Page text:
The habitual aspect is a form of expression connoting repetition or continuous existence of a state of affairs. In English when present time is referred to, there is no special grammatical marker for the habitual; the simple present is used, as in I go there (every day). However, for past reference English uses the simple past form or either of two alternative markers: used to as in we used to go there (every Thursday), and would as in back then we would go there (every Thursday).
The form [would + infinitive] is employed to talk about a habit or frequent action in a former time. One usually applies [would + infinitive] for the past habitual when one is telling a story about the past.When I was a kid, we would often have a drink after class on a Monday.
When I lived in Romania, we would go to a little bar near our house.
The past habitual employment of would requires an accompanying indication of the time of occurrence (more specifically than simply before the present): e.g., Last year we would go there frequently, but not simply We would go there frequently.
This application of would to mark the past habitual is distinct from each of several other uses of would: as a tense marker for future of the past (after that experience we would not try it again for the next three years); as a conditional mood marker (I would do it if I could); and as an indicator of politeness (Would you open the door, please?)
The linguistic expression used to expresses past states or past habitual actions (usually with the implication that they are no longer so), such as: "I used to eat ice cream."; or a state of accustomedness, such as: "I am used to eating ice cream."; or that something is being utilized for some purpose, such as: "Ice cream is used to soothe a sore throat."
In the first of the three cases—the past habitual one—it is followed by the infinitive (that is, the full expression consists of the verb used plus the to-infinitive). Thus the statement "I used to go to college." means that the speaker formerly habitually went to college, and normally implies that this is no longer the case.
Used to is typically employed without a specific indication of the time of occurrence—e.g., We used to go there frequently.
While used to expresses habitual aspect in the past rather than modality, it may viewed as a semimodal on the grounds that it is invariant and defective in form like the modals, and can follow auxiliary-verb syntax: it is possible (but only rarely, and in a formal context) to form questions like Used he to come here? and negatives like He used not to come here. More common, however, (though not the most formal style) is the syntax that treats used as a past tense of an ordinary verb, and forms questions and negatives using did: Did he use(d) to come here? He didn't use(d) to come here. Note the difference in pronunciation between the ordinary verb use /juːz/ and its past form used /juːzd/ (as in scissors are used to cut paper), and the habitual verb form, which can be the same or can be /juːst/.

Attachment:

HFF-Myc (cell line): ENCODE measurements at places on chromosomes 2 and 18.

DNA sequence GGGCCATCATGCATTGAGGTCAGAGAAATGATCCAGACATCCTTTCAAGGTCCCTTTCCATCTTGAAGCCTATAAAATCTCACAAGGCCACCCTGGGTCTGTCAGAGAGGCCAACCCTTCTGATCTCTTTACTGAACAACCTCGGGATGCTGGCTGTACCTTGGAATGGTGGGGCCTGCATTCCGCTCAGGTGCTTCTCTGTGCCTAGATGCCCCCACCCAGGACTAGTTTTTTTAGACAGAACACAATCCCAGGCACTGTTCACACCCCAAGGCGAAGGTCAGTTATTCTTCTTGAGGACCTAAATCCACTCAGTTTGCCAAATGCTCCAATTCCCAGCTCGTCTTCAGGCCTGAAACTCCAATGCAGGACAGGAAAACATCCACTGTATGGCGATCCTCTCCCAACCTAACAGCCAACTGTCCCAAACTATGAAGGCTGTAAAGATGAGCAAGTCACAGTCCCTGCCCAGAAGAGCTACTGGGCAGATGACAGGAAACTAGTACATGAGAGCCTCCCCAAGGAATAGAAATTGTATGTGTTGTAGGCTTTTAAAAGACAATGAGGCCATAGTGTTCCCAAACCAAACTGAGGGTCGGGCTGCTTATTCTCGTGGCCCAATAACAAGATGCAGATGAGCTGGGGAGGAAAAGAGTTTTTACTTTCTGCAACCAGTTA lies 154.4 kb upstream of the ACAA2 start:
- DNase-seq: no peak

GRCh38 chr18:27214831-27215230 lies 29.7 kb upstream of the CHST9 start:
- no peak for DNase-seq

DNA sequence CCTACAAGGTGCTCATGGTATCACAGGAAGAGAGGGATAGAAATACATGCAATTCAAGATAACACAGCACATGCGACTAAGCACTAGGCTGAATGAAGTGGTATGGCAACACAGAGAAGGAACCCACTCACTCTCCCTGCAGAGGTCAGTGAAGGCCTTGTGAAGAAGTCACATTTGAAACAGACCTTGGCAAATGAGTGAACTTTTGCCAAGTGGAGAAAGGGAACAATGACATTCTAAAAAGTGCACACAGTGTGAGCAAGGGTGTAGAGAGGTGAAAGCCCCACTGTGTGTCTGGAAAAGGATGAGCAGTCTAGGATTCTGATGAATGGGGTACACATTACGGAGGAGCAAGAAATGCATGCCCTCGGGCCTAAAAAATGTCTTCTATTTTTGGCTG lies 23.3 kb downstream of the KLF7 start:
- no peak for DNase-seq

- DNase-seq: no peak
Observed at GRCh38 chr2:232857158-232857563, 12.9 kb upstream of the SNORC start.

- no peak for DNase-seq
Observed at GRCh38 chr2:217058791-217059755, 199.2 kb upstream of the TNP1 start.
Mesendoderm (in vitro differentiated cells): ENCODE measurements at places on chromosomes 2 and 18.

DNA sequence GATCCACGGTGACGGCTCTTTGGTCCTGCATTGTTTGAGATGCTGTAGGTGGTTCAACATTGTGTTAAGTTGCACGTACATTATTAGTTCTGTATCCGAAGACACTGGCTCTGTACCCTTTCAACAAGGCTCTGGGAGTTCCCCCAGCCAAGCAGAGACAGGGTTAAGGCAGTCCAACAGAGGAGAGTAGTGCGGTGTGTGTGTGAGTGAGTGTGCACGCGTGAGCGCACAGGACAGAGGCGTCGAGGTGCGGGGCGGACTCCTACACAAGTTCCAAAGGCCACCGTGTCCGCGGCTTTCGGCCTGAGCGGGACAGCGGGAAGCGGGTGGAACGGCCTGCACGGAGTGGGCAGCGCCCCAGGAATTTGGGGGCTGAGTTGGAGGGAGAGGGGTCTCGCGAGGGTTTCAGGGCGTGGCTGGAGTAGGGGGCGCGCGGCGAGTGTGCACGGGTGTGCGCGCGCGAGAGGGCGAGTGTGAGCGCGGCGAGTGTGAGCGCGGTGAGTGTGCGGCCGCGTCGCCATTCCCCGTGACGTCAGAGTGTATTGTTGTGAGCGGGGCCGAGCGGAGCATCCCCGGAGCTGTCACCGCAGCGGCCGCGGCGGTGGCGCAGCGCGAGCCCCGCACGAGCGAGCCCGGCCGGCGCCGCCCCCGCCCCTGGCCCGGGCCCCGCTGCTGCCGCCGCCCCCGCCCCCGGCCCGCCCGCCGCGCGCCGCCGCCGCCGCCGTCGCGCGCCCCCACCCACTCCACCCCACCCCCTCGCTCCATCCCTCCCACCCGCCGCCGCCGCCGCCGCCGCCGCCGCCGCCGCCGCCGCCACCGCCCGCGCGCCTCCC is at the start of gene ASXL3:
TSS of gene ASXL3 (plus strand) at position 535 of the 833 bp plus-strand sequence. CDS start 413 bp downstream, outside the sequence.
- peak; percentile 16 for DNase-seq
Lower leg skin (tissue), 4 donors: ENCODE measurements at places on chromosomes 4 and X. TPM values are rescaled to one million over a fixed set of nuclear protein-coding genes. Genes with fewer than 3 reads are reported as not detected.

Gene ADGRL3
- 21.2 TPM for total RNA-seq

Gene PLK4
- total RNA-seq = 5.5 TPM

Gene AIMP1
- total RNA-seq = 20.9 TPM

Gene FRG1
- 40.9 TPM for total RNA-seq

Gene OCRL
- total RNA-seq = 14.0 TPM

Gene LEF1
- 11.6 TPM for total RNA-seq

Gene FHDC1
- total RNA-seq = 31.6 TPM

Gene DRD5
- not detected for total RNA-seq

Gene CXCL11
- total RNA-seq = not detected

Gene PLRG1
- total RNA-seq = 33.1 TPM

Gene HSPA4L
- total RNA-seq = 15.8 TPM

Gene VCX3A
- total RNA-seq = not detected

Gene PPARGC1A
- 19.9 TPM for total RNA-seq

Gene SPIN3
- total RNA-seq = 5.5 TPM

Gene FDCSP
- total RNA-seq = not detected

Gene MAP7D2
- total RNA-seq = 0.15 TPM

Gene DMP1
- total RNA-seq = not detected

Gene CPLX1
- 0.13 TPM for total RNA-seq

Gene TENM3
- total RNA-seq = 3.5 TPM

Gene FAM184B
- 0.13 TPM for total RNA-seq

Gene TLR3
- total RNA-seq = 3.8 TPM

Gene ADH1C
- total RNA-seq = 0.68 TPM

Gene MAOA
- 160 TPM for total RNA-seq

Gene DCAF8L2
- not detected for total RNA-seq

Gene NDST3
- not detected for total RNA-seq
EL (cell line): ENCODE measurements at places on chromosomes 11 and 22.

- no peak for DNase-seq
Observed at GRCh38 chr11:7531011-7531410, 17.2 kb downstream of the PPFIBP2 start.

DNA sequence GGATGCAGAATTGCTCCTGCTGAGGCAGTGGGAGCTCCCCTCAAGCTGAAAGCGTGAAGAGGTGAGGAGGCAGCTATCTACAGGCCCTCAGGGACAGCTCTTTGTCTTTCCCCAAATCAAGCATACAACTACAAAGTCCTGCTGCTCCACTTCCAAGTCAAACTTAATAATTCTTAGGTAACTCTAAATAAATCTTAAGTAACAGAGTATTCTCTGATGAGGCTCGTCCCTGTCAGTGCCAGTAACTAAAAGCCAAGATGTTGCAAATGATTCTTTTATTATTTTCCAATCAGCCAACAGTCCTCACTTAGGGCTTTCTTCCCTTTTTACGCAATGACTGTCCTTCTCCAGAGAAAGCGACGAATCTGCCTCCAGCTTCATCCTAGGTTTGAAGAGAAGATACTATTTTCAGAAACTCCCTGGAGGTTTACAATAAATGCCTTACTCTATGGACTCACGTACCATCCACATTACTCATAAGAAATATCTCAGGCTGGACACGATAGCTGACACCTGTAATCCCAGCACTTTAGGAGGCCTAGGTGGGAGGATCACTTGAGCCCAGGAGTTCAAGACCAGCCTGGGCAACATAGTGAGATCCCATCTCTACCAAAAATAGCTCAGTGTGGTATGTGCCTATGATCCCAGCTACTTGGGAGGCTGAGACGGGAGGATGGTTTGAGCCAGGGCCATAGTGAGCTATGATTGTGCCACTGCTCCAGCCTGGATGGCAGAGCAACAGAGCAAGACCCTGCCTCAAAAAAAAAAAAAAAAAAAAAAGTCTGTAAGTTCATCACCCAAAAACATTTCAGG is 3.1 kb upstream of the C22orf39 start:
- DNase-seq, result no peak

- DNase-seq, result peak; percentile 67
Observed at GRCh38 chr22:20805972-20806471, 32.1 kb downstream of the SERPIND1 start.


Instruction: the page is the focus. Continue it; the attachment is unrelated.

The verbal use of used to should not be confused with the adjectival use of the same expression, meaning "familiar with", as in I am used to this, we must get used to the cold. When the adjectival form is followed by a verb, the gerund is used: I am used to going to college in the mornings.
It is considered informal to apply used to in questions or negative sentences, as Did he use(d) to...? or He didn't use(d) to...; but this is sometimes used in informal spoken English. It is more standard to ask questions and make negative forms using simple past. Used to implies the idea that something was an old habit that stopped in the past. It indicates that something was often repeated in the past, but it does not usually occur in the present. Used to can also be used to talk about past realities or generalizations which are no longer real. Both simple past and used to can refer to past habits, past facts and past generalizations; however, used to is preferred when emphasizing these forms of past repetition in positive forms. On the other hand, when forming questions or negative sentences, simple past is better.
The expression used to refers to habits or frequent actions in a former time which we are not done in the present. It is also employed to identify states in the past which are no longer true. For example:I used to have short hair (but now I have long hair).
He used to read (but now he doesn’t read).
They used to live in Iran (but now they live in England).
For the negative or to form a question, some prescriptivists argue that one should employ ‘use’ and not ‘used’:Did you use to be a worker?
Did he use to study Germany?
He didn’t use to like cake, but he does now.
I didn’t use to want to have an expensive villa.
There is a considerable difference between [used to + (verb)] and [(to be) + used to].
I used to drink black coffee means that in the past I drank black coffee, but now I don't. Used to describes an action that did happen, but does not happen now.When I was younger I used to play with toys, but I don't anymore.
Before I passed my driving test, I used to cycle.
I am used to something.
I am used to drinking black coffee.
In contrast, "I am used to drinking black coffee", means that at first drinking black coffee was unusual, but now it has gotten familiar. [to be + used to] tells of a state of affairs that was unfamiliar, but that the speaker/writer is now accustomed to (also sometimes a state of affairs that was once hard and is now simple or easy). I am accustomed to black coffee has the same meaning.It took me a while, but now I'm used to using this new computer.
I'm getting used to the abnormal smell in the factory.
I'll never get used to the heat in Iraq.
In Longman Language Activator usual uses of used to are shown in the below list:used to do something
there used to be
never used to be
didn't use to do something
used not to do something